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What's behind "enshrining" Liu Xiaobo?

BEIJING, Dec. 8 (Xinhua) -- Alfred Nobel had noble intentions for the Peace Prize, but the Nobel Committee didn't live up to them when it decided to confer the prize on Liu Xiaobo, a convict from China.

Despite the political nature of the Peace Prize, the Nobel Committee went too far this time by championing a defunct ideology and trying to transform other nations.

What did the Committee intend to do?

By enshrining a convict, the Committee pulled the old trick of trying to impose the Western values and political system on the rest of the world.

By "enshrining" Liu Xiaobo, it intended to shame China.

By "enshrining" Liu Xiaobo, it intended to boost the morale of those who attempt to separate China, bring trouble to China or even subvert the current Chinese political system.

By "enshrining" Liu Xiaobo, it intended to interfere in the domestic affairs of those countries that do not follow the Western model.

By "enshrining" Liu Xiaobo, it intended to carry out the strategy of exporting the Western political system to China, and in the long run, to change China's path of development.

The Committee is not alone, as it represents some groups and people in the West who can't get rid of the Cold War mentality.

To pursue the above-mentioned objectives, the Committee turned a blind eye to Liu's deeds as well as to the principles of the Nobel Peace Prize.

Everyone knows that Liu Xiaobo, who is supposed to be "honored" in a ceremony in Oslo on Friday, is an imprisoned criminal and what he has done has nothing to do with "peace."

Why did the Committee select Liu as this year's winner?

The answer is clear: Liu has done everything he could to subvert the Chinese government, and that suits the strategy of some organizations and people in the West toward China.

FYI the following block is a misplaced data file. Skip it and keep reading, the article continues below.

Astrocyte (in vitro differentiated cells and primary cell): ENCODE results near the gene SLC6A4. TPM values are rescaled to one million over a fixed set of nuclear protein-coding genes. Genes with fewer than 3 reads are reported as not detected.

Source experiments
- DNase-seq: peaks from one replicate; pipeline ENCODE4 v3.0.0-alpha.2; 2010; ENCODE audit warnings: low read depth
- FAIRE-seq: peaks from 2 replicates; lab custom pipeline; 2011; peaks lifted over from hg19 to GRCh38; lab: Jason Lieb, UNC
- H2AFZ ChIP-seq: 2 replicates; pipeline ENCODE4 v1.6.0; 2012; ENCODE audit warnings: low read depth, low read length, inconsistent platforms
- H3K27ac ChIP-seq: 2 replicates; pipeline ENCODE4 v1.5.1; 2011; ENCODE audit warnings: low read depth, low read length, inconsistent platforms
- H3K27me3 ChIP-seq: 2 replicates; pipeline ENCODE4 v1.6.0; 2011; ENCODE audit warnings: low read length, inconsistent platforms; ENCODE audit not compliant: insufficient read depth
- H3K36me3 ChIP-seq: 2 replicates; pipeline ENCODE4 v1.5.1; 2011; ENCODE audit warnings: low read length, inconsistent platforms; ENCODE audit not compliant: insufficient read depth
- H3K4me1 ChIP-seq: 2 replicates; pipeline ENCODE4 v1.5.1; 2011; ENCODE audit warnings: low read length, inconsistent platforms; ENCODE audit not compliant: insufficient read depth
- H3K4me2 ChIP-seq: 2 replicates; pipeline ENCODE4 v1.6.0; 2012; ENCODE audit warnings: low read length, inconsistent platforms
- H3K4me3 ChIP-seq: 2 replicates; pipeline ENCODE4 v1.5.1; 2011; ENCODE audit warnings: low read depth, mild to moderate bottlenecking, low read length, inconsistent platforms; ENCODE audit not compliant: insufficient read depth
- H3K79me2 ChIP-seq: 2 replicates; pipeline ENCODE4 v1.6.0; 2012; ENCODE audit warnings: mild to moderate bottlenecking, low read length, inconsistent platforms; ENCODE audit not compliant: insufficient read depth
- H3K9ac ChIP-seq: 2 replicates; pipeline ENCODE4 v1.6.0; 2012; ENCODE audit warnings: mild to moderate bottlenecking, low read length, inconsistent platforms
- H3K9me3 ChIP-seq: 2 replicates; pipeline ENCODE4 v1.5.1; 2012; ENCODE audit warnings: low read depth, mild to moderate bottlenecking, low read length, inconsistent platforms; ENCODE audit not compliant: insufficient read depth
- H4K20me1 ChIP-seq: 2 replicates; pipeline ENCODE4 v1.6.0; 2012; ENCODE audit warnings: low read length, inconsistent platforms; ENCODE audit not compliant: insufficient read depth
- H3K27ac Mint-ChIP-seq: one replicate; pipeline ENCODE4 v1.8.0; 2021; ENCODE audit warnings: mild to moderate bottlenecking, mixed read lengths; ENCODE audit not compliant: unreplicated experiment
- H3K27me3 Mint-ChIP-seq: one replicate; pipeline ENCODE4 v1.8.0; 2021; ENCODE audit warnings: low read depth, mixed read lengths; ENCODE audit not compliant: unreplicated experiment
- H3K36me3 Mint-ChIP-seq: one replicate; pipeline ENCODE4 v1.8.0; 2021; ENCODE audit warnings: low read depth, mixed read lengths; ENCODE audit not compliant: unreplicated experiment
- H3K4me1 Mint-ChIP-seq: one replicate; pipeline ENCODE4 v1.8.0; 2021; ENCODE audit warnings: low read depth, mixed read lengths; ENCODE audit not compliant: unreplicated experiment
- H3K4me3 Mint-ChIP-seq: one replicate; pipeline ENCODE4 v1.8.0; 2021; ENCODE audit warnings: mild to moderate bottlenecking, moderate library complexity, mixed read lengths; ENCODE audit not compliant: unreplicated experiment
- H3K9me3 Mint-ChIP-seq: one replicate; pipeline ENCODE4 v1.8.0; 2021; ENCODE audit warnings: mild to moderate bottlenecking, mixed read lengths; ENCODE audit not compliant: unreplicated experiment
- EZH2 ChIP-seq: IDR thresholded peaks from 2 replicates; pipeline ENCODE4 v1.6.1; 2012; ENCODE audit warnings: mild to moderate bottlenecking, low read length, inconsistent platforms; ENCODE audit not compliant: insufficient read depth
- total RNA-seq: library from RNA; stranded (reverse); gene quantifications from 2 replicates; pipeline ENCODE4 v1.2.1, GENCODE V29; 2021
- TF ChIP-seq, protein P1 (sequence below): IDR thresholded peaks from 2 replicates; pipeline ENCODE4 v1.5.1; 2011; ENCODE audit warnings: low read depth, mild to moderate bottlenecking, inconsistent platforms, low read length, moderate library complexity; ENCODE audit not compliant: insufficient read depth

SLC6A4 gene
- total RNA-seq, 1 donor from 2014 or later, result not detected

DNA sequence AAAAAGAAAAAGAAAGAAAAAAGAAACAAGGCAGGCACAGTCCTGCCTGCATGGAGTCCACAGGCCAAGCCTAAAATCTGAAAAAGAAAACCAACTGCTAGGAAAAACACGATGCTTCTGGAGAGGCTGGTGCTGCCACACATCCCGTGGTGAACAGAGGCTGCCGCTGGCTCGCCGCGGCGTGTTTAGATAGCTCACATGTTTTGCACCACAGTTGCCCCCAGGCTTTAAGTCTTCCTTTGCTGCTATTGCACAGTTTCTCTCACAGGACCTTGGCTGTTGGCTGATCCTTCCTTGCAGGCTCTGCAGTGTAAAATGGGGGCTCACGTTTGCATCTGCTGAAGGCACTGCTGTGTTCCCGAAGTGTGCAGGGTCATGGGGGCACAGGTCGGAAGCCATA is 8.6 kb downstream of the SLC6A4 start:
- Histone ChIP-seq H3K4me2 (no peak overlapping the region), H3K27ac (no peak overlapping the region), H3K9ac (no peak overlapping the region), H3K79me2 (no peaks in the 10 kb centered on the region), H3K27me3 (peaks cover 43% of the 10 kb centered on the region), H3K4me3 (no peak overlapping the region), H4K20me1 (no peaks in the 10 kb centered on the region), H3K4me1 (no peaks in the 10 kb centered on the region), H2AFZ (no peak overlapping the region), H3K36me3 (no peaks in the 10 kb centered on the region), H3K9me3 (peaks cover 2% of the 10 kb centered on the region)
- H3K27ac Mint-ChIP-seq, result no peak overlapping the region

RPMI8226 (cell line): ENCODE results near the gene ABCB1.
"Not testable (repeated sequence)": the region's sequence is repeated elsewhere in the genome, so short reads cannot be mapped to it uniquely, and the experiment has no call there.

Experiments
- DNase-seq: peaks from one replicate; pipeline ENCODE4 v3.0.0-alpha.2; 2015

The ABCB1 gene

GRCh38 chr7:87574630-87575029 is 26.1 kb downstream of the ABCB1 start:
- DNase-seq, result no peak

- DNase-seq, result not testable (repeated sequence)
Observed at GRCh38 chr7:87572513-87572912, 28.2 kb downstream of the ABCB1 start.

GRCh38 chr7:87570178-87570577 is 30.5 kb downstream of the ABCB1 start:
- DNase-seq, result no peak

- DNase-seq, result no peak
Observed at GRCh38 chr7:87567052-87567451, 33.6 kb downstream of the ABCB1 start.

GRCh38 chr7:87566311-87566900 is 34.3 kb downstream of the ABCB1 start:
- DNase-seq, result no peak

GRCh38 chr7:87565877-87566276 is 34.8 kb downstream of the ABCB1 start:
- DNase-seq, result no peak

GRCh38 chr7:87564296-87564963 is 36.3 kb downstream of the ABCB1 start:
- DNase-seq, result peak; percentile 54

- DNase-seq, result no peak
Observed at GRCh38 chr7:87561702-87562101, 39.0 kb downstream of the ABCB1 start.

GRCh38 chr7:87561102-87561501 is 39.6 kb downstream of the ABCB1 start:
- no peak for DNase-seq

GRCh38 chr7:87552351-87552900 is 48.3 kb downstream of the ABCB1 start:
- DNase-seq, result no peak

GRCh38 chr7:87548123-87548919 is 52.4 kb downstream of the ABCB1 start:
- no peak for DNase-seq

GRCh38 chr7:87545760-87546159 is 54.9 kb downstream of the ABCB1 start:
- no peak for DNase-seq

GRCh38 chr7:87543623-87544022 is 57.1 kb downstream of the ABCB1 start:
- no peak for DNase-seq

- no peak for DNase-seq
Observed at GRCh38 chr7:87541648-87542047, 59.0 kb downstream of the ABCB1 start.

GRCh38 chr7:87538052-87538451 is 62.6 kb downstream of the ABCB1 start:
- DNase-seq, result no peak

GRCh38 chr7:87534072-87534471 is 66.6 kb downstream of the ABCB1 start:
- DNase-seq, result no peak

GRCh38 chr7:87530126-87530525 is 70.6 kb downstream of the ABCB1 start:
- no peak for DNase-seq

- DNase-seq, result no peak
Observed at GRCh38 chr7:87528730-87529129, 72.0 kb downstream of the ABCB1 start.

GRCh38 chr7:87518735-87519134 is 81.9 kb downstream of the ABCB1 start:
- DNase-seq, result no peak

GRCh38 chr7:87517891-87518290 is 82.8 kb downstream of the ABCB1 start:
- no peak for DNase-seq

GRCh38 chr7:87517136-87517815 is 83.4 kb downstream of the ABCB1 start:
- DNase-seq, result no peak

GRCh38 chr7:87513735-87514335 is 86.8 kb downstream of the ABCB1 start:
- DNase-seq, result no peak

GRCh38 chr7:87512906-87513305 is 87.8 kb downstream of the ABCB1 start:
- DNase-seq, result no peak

That's why some people in the West immediately embraced the Nobel Committee's decision, launching a new round of China-bashing.

Nowadays, some people in the West still believe that the Western values and system are the best, and the rest of the world should follow their suit.

They also believe that they have the mission to peddle the Western political system and values to the entire world.

To this end, they usually adopt two approaches, either force and wars, or supporting those who purportedly represent these values and ideology.

In the case of China, they dare not to resort to force as they did in the case of Iraq and Afghanistan, so they turn to the second approach.

This is not, by any means, a new approach.

The West has pursued this approach in its strategy against the former Soviet Union during the Cold War era.

In typical examples, someone from the former Soviet Union were awarded the Peace Prize.

After the fall of the former Soviet Union, however, the Nobel Committee has shifted its focus onto other parts of the world, and this year it has targeted China.

China believes in a peaceful world order, but China never allows others to interfere in its domestic affairs.

"We never interfere in other's internal affairs, and will not allow others to interfere in ours; China's affairs should be left to Chinese people themselves," Chinese Foreign Ministry spokesman Ma Zhaoxu said recently.

At a regular news briefing in Beijing last week, Chinese Foreign Ministry spokeswoman Jiang Yu said the Nobel Committee's decision is tantamount to overt support for criminal activities in China, which is "flagrant defiance" and "gross interference" in China's judicial system.

"The issue of Liu Xiaobo is not a matter of free speech and human rights. It is a matter of respecting other countries' judicial rights and how to view China's development path and social system," she said.

Over the past decades, China has pursued the path of socialism with Chinese characteristics, and China has so far become the world's second biggest economy.

Whether the Chinese model is a success or not, China's development is the best answer, and the 1.3 billion Chinese people have the biggest say. China does not need any outsiders to lecture it.

By establishing the Peace Prize, Mr. Nobel intended to encourage the building of bridges, respect, cooperation and understanding among nations.

China has long pursued a policy of peace and development, striving to build a harmonious world order. So China's policy accords with Mr. Nobel's wish, while the Nobel Committee distorts it. 

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